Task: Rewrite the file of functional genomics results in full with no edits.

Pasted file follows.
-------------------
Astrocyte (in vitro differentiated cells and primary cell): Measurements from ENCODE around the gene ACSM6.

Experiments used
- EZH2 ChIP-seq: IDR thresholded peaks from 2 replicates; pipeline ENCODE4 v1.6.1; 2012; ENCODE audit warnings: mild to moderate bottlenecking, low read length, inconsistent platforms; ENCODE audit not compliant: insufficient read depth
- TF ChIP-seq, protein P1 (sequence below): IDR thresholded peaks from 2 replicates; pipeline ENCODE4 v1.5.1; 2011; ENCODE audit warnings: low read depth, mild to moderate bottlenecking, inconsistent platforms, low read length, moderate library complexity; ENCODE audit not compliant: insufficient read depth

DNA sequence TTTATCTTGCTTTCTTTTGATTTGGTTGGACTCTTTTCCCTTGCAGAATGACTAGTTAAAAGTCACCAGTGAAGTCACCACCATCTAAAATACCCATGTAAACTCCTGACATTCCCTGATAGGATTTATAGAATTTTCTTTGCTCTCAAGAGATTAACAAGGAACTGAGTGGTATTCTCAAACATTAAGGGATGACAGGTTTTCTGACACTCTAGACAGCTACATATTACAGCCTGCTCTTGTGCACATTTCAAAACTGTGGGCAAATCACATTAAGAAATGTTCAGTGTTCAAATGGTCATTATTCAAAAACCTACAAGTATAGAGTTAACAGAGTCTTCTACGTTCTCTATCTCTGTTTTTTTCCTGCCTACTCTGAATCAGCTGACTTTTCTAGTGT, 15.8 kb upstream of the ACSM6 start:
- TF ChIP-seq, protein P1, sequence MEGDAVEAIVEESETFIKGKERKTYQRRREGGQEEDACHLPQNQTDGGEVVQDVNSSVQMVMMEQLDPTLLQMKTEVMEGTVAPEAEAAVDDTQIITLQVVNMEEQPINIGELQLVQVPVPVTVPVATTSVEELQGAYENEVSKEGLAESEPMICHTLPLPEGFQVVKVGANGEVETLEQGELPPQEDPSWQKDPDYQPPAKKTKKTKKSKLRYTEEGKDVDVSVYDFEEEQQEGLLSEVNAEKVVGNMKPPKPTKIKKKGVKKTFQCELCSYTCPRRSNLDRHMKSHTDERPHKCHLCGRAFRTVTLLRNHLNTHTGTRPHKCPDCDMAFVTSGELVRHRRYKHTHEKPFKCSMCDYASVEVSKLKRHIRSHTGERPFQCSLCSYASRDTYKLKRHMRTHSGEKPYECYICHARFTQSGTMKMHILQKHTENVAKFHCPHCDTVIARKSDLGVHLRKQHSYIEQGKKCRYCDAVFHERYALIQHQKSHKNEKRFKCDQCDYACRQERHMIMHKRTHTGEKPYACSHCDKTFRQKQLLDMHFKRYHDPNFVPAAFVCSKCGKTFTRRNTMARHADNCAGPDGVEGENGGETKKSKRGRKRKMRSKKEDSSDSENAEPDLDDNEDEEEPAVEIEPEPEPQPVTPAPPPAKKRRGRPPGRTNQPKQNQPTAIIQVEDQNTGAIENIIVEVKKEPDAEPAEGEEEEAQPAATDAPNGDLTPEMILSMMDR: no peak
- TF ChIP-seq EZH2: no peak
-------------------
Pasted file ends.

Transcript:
Astrocyte (in vitro differentiated cells and primary cell): Measurements from ENCODE around the gene ACSM6.

Experiments used
- EZH2 ChIP-seq: IDR thresholded peaks from 2 replicates; pipeline ENCODE4 v1.6.1; 2012; ENCODE audit warnings: mild to moderate bottlenecking, low read length, inconsistent platforms; ENCODE audit not compliant: insufficient read depth
- TF ChIP-seq, protein P1 (sequence below): IDR thresholded peaks from 2 replicates; pipeline ENCODE4 v1.5.1; 2011; ENCODE audit warnings: low read depth, mild to moderate bottlenecking, inconsistent platforms, low read length, moderate library complexity; ENCODE audit not compliant: insufficient read depth

DNA sequence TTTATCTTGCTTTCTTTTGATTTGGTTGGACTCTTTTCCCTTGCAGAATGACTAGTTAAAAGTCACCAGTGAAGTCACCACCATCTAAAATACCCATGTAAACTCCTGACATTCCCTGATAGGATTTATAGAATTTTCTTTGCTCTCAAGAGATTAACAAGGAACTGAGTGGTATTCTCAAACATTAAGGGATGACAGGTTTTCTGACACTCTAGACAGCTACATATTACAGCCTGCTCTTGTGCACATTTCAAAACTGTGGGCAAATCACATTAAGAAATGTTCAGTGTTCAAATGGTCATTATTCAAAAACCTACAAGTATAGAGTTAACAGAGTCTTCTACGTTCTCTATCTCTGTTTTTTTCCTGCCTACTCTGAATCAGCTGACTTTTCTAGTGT, 15.8 kb upstream of the ACSM6 start:
- TF ChIP-seq, protein P1, sequence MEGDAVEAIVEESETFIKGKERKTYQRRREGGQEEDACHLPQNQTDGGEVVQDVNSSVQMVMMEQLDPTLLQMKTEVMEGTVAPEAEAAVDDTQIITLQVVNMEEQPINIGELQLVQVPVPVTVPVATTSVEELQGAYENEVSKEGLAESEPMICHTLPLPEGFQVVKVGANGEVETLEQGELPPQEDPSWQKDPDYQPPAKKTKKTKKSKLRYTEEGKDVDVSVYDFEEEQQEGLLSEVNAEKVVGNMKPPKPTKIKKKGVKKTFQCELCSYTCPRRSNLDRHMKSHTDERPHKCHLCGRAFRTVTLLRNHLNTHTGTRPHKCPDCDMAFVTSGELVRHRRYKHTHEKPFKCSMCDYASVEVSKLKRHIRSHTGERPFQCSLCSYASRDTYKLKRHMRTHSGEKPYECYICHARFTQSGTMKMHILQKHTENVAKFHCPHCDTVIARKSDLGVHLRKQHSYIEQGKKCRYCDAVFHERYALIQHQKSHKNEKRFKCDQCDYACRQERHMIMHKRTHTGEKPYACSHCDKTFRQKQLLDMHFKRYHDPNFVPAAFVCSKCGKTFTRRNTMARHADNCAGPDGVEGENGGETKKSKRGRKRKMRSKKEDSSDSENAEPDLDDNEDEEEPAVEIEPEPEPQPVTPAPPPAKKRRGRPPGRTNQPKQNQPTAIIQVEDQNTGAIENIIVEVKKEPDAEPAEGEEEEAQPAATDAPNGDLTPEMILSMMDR: no peak
- TF ChIP-seq EZH2: no peak